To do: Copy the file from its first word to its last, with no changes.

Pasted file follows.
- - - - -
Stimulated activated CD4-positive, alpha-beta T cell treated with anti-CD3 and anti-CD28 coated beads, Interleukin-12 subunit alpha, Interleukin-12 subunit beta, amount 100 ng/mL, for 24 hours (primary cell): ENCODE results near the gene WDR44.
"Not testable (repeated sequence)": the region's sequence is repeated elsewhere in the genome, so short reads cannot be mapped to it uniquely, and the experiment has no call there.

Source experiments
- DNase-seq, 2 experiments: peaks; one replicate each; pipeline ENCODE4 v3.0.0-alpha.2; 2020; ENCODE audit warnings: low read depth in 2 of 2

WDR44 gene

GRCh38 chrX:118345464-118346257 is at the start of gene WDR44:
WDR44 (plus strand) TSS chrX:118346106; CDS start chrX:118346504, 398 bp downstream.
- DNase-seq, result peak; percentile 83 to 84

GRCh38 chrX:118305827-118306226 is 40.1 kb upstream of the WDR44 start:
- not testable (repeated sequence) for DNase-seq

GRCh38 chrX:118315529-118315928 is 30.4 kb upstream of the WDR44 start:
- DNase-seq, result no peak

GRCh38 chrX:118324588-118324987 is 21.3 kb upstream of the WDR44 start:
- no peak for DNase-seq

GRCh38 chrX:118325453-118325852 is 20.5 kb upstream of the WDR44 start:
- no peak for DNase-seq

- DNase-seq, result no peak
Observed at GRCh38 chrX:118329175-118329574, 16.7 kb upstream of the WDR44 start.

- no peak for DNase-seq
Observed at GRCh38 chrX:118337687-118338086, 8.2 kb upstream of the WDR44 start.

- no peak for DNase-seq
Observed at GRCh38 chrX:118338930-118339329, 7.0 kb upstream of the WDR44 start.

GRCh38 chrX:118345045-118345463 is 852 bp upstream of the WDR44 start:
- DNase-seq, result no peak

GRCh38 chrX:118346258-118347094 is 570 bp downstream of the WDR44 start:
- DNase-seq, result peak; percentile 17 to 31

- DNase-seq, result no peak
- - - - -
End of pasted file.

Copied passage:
Stimulated activated CD4-positive, alpha-beta T cell treated with anti-CD3 and anti-CD28 coated beads, Interleukin-12 subunit alpha, Interleukin-12 subunit beta, amount 100 ng/mL, for 24 hours (primary cell): ENCODE results near the gene WDR44.
"Not testable (repeated sequence)": the region's sequence is repeated elsewhere in the genome, so short reads cannot be mapped to it uniquely, and the experiment has no call there.

Source experiments
- DNase-seq, 2 experiments: peaks; one replicate each; pipeline ENCODE4 v3.0.0-alpha.2; 2020; ENCODE audit warnings: low read depth in 2 of 2

WDR44 gene

GRCh38 chrX:118345464-118346257 is at the start of gene WDR44:
WDR44 (plus strand) TSS chrX:118346106; CDS start chrX:118346504, 398 bp downstream.
- DNase-seq, result peak; percentile 83 to 84

GRCh38 chrX:118305827-118306226 is 40.1 kb upstream of the WDR44 start:
- not testable (repeated sequence) for DNase-seq

GRCh38 chrX:118315529-118315928 is 30.4 kb upstream of the WDR44 start:
- DNase-seq, result no peak

GRCh38 chrX:118324588-118324987 is 21.3 kb upstream of the WDR44 start:
- no peak for DNase-seq

GRCh38 chrX:118325453-118325852 is 20.5 kb upstream of the WDR44 start:
- no peak for DNase-seq

- DNase-seq, result no peak
Observed at GRCh38 chrX:118329175-118329574, 16.7 kb upstream of the WDR44 start.

- no peak for DNase-seq
Observed at GRCh38 chrX:118337687-118338086, 8.2 kb upstream of the WDR44 start.

- no peak for DNase-seq
Observed at GRCh38 chrX:118338930-118339329, 7.0 kb upstream of the WDR44 start.

GRCh38 chrX:118345045-118345463 is 852 bp upstream of the WDR44 start:
- DNase-seq, result no peak

GRCh38 chrX:118346258-118347094 is 570 bp downstream of the WDR44 start:
- DNase-seq, result peak; percentile 17 to 31

- DNase-seq, result no peak